Presidential hopeful Elizabeth Warren announced plans on Tuesday to make universal childcare a key component of her 2020 platform.
Modeling her initiative off Head Start (the federal program launched in 1965 providing early childhood education and parental support to low-income families), Warren wrote in a Medium post that the United States was “missing out on the opportunity to provide all our kids with high-quality early education—education that pays off in all sorts of ways for the rest of their lives.”
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But there is a giant question mark over whether Head Start is an effective early childhood program. According to a study of the initiative by the Department of Health and Human Services in 2010, “the benefits of access to Head Start at age four are largely absent by 1st grade for the program population as a whole.” While other studies indicate Head Start may offer long-term psychological benefits, there is not enough definitive data about the program to use as a basis for redefining a family’s relationship to the state.
“As a policy issue, it shifts the burden away from the family to the government,” Sam Abrams, a politics professor at Sarah Lawrence College, told Observer of Warren’s plan. “As a father myself, I absolutely love the idea in theory. In terms of the actual proposal itself, it scares me.”
Warren’s plan “requires the federal government to work with local partners to fit the specific needs of the community and ensures that child care providers offer early learning services.” But such facilitation could “create a behemoth government infrastructure,” according to Abrams. Warren also aims to fund the Universal Child Care and Early Learning Plan with her “ultra-millionaire tax”—a reform on the U.S. tax system which has not even been introduced to Congress yet.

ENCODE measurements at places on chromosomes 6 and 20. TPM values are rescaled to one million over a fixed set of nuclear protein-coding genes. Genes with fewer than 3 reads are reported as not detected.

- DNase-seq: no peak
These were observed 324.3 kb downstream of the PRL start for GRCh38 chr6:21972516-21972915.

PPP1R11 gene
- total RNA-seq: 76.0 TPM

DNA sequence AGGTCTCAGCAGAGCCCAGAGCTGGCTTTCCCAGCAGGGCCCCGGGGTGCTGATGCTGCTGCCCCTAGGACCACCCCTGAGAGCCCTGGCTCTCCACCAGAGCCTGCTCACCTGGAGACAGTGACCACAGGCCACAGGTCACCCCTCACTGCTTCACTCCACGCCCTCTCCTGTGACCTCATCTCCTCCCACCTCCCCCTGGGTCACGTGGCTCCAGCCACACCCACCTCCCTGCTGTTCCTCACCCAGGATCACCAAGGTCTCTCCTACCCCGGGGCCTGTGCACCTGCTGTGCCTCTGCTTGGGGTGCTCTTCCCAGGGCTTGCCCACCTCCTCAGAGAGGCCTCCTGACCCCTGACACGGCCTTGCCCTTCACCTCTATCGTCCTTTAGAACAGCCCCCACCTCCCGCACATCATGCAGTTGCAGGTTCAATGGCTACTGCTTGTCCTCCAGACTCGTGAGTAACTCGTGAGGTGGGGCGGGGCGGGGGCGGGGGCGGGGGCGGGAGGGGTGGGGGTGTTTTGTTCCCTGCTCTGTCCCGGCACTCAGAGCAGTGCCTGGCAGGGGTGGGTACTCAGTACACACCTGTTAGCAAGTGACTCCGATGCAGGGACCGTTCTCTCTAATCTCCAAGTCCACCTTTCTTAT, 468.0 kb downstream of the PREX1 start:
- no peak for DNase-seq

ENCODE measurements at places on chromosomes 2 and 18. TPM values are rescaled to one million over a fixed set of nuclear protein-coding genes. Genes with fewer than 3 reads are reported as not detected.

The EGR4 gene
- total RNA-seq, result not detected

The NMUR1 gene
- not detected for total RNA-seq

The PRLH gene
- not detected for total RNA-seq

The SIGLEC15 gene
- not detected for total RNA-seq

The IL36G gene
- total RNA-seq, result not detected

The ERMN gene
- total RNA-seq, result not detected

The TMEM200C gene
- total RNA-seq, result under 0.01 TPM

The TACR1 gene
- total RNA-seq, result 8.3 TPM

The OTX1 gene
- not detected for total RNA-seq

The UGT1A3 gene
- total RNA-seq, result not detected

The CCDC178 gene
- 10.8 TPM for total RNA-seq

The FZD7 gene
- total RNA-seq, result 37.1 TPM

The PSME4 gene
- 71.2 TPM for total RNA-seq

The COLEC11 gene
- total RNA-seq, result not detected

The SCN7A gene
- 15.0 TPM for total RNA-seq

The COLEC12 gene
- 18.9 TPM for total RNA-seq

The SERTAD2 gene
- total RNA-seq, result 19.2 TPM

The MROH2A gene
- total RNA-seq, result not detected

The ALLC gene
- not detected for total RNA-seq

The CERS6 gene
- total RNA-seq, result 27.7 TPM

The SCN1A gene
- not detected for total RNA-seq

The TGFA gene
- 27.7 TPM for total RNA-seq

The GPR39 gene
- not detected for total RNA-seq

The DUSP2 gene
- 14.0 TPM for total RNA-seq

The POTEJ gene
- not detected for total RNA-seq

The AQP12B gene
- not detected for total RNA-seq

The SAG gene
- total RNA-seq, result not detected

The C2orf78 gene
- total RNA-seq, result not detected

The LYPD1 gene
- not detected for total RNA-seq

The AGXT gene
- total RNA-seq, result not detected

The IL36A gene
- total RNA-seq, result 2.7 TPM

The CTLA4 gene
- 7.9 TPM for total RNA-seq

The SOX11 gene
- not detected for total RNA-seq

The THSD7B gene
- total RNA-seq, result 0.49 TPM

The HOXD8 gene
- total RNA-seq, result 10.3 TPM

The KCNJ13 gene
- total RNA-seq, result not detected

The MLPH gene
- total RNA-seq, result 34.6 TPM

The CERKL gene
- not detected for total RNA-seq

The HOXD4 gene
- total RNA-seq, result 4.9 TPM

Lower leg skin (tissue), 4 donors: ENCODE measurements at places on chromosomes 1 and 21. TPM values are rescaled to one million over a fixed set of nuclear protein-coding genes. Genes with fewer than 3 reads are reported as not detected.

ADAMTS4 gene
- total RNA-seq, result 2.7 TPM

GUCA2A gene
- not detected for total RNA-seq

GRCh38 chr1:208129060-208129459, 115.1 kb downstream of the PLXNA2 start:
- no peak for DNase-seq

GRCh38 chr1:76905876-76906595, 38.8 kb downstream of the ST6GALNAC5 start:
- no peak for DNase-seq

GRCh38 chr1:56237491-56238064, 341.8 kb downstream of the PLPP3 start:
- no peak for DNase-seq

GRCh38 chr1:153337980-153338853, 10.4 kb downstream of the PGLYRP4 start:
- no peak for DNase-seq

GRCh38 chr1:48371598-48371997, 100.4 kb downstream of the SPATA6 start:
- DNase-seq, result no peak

While Head Start is not the best standard for helping overworked families, a European model with more generous childcare leave policies could apply.
“In countries like Sweden, you will be given time off and will reenter the labor force after spending time doing childhood education with your own children,” explained the professor. “In this country, we’re a lot less forgiving.”
Switzerland guarantees mothers 14 weeks in paid maternity leave. By contrast, the United States is the only country in the developed world that does not require employers to offer paid leave to new mothers.
“The big difference is that a lot of these countries, especially the Nordic ones, are not about growing a bigger government,” continued Abrams. “It’s about recognizing families and making it the government’s job to create policies favorable to them.”